Redwire Space prints human knee cartilage in space for the first time

Redwire Space has successfully “bioprinted” a human knee meniscus aboard the International Space Station, a landmark development that could help people recovering from meniscus injuries here on Earth.

The meniscus cartilage was printed on Redwire’s BioFabrication Facility (BFF) on the ISS. As part of the investigation, called BFF-Meniscus-2, after the BFF printed the meniscus with living human cells, it was transferred to Redwire’s Advanced Space Experiment Processor for a 14-day enculturation process.

After the culture process was complete, the meniscus was packaged up and sent back to Earth aboard SpaceX’s Crew-6 mission. NASA astronauts Frank Rubio, Warren Hoburg, Stephen Bowen and UAE astronaut Sultan Al-Neyadi conducted the investigation.

As part of the experiment, Redwire partnered with the biomedical research center Uniformed Services University of the Health Sciences Center for Biotechnology, an institute that investigates therapies that could help warfighters. Meniscus injuries are among the most common orthopedic injuries affecting U.S. service members.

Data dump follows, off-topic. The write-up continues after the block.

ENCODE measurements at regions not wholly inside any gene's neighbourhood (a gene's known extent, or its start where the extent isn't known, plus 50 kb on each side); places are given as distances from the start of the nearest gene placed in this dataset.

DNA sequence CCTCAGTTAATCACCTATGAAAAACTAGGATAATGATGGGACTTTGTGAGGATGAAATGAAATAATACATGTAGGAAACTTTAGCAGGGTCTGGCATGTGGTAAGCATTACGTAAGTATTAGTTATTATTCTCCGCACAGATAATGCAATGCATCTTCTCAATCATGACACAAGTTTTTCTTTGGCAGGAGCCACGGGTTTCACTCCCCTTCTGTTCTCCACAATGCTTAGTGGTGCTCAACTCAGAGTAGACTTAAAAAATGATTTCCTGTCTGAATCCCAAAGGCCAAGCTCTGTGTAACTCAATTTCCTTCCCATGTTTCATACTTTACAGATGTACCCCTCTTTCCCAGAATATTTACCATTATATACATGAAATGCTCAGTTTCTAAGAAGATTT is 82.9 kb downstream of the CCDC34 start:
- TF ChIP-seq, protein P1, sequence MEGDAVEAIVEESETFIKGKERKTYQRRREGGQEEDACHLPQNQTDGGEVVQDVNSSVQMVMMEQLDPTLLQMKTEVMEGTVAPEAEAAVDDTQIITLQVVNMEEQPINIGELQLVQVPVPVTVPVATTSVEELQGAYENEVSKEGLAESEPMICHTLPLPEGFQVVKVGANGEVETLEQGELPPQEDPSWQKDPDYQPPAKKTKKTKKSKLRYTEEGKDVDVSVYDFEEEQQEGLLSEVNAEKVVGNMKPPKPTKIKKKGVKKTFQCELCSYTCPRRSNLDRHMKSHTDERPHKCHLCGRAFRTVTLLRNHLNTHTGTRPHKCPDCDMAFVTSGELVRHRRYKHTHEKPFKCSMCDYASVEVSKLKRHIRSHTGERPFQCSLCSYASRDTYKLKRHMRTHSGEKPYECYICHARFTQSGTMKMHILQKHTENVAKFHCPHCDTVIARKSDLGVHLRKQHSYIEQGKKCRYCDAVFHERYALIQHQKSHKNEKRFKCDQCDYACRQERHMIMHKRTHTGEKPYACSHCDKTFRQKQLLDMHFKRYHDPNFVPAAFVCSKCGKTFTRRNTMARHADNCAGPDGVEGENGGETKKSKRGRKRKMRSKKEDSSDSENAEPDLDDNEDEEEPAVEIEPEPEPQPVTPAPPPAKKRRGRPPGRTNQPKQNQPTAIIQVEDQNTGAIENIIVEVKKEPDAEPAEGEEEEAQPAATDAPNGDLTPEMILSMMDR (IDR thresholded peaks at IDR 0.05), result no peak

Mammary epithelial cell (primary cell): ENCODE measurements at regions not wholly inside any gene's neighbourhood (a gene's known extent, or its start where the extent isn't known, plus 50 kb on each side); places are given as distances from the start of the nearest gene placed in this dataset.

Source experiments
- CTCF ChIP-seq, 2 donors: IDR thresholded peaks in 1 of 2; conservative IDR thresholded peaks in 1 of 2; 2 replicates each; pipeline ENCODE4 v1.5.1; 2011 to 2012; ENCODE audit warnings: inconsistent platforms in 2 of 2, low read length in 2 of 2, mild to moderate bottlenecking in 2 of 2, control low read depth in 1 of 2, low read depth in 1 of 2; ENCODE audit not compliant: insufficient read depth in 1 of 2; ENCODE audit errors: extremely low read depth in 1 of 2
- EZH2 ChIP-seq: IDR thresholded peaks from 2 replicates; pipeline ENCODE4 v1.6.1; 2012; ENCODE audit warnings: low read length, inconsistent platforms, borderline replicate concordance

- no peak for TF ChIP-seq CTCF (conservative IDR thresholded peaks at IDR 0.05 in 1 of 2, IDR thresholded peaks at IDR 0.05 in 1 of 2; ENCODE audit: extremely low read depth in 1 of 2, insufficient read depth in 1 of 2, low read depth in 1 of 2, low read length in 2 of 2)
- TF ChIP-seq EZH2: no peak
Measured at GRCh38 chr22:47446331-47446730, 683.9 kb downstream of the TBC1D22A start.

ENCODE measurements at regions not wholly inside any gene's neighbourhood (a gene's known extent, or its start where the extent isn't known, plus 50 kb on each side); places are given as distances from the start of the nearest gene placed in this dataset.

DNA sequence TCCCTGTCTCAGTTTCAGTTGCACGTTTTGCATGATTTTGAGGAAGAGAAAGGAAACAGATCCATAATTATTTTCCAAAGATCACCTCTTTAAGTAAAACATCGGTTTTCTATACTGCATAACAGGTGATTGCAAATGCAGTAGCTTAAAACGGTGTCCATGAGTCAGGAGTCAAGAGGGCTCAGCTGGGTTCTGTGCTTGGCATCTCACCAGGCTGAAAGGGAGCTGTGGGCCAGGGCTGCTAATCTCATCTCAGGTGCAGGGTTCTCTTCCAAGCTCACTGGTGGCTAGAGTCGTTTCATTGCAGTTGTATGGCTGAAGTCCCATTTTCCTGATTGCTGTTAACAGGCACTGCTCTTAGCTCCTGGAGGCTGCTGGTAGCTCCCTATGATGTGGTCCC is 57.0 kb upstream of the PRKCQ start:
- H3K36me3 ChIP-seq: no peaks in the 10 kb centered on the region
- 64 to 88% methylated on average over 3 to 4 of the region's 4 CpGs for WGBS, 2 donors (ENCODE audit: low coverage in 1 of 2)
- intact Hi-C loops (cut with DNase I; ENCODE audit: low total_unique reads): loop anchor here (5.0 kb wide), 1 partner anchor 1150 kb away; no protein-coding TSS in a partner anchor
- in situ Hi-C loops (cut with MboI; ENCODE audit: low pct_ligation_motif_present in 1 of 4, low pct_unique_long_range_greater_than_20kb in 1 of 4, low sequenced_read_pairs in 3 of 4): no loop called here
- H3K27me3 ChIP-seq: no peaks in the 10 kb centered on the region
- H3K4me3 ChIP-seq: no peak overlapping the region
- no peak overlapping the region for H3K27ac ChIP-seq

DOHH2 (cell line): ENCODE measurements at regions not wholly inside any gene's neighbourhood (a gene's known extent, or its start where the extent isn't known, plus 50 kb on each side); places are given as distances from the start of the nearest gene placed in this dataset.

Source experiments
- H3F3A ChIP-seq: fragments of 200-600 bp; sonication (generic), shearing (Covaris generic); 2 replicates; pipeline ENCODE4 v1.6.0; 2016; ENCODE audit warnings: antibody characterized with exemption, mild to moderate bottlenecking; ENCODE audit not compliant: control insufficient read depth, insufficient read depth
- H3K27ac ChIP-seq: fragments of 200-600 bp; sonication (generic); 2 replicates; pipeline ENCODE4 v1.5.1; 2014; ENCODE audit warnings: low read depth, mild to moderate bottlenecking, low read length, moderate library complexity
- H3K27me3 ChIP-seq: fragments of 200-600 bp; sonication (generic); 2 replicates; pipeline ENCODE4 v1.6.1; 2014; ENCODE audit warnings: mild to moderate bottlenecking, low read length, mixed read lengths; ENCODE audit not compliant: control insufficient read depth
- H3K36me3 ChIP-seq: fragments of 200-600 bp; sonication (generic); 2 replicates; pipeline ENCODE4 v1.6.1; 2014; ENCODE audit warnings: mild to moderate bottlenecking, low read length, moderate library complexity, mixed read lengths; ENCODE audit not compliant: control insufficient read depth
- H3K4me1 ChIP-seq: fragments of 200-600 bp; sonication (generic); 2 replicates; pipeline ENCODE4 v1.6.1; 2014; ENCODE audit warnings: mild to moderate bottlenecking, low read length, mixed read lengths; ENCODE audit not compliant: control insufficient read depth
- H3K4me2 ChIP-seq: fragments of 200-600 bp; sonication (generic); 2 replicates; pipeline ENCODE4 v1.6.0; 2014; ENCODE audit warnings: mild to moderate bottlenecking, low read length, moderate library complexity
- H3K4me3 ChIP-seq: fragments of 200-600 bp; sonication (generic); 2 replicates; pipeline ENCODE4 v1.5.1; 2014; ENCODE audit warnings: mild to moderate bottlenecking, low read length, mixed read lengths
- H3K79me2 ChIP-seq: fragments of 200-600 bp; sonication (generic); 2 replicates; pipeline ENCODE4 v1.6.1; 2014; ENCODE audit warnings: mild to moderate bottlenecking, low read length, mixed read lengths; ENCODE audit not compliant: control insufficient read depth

Redwire Space has made major strides into biotechnology in recent months. Earlier this summer, the company announced it would open a 30,000-square-foot research park focused on biotech and microgravity in Indiana.

Redwire executive vice president John Vellinger lauded the printing as a “groundbreaking milestone.”

“Demonstrating the ability to successfully print complex tissue such as this meniscus is a major leap forward toward the development of a repeatable microgravity manufacturing process for reliable bioprinting at scale,” he said.

The company has much longer-term ambitions for bioprinting and microgravity research in space. On a SpaceX Commercial Resupply mission to the ISS scheduled for November, Redwire will launch payloads focused on pharmaceutical drug development in microgravity and an experiment to bioprint cardiac tissue.

Redwire also signed an agreement with Sierra Space that would see Redwire’s biotech and in-space manufacturing technology integrated into Sierra’s Large Integrated Flexible Environment (LIFE) space station module. LIFE will be part of Orbital Reef, a private space station being developed with Blue Origin, Boeing and others.